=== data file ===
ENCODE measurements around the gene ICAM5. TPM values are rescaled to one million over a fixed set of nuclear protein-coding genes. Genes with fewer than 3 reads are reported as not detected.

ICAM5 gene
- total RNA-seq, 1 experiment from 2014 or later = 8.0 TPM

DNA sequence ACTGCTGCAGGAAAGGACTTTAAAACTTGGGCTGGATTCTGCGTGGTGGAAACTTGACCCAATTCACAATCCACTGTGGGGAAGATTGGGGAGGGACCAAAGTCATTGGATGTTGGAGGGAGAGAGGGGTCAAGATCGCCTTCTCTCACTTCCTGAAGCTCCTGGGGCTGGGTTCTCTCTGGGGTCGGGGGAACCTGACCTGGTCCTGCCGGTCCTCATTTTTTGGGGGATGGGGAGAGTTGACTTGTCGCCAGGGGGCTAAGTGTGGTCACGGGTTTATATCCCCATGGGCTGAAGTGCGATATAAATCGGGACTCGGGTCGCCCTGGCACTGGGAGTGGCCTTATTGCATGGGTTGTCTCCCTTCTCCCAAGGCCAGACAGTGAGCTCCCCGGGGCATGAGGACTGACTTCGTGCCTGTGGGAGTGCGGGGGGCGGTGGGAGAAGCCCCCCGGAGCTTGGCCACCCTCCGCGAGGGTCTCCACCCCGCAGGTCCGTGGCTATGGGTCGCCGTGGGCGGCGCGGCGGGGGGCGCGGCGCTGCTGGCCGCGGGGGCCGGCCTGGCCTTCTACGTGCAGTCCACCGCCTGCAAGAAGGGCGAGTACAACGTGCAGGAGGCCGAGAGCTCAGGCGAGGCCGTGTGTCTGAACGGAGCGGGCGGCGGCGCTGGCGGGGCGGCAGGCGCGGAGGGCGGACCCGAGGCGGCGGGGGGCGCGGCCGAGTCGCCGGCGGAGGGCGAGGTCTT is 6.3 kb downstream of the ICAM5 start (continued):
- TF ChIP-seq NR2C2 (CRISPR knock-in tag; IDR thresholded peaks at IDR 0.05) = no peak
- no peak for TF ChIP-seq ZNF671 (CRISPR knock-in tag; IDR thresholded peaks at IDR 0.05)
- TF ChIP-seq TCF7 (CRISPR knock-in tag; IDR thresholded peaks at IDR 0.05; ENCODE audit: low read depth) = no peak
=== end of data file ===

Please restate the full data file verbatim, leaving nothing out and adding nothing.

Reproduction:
ENCODE measurements around the gene ICAM5. TPM values are rescaled to one million over a fixed set of nuclear protein-coding genes. Genes with fewer than 3 reads are reported as not detected.

ICAM5 gene
- total RNA-seq, 1 experiment from 2014 or later = 8.0 TPM

DNA sequence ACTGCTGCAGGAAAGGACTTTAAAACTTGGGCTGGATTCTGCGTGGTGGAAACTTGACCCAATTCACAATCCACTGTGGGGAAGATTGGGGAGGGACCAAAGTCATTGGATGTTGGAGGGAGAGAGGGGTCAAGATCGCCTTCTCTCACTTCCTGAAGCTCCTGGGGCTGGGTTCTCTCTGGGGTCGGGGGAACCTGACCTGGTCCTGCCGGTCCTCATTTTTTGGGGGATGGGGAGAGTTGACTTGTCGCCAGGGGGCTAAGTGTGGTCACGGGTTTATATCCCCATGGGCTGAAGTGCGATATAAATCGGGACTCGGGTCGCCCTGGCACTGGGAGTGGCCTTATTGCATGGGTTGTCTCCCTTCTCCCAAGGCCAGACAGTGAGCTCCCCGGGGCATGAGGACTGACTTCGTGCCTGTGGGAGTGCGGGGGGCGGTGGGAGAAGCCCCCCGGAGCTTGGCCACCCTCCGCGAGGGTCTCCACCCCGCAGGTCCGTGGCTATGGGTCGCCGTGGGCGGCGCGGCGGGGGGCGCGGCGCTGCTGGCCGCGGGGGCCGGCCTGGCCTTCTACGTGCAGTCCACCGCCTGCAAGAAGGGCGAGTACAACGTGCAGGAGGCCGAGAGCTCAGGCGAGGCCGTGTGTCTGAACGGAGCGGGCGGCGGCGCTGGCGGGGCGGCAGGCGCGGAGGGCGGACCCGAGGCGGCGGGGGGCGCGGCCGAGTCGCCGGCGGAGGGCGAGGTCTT is 6.3 kb downstream of the ICAM5 start (continued):
- TF ChIP-seq NR2C2 (CRISPR knock-in tag; IDR thresholded peaks at IDR 0.05) = no peak
- no peak for TF ChIP-seq ZNF671 (CRISPR knock-in tag; IDR thresholded peaks at IDR 0.05)
- TF ChIP-seq TCF7 (CRISPR knock-in tag; IDR thresholded peaks at IDR 0.05; ENCODE audit: low read depth) = no peak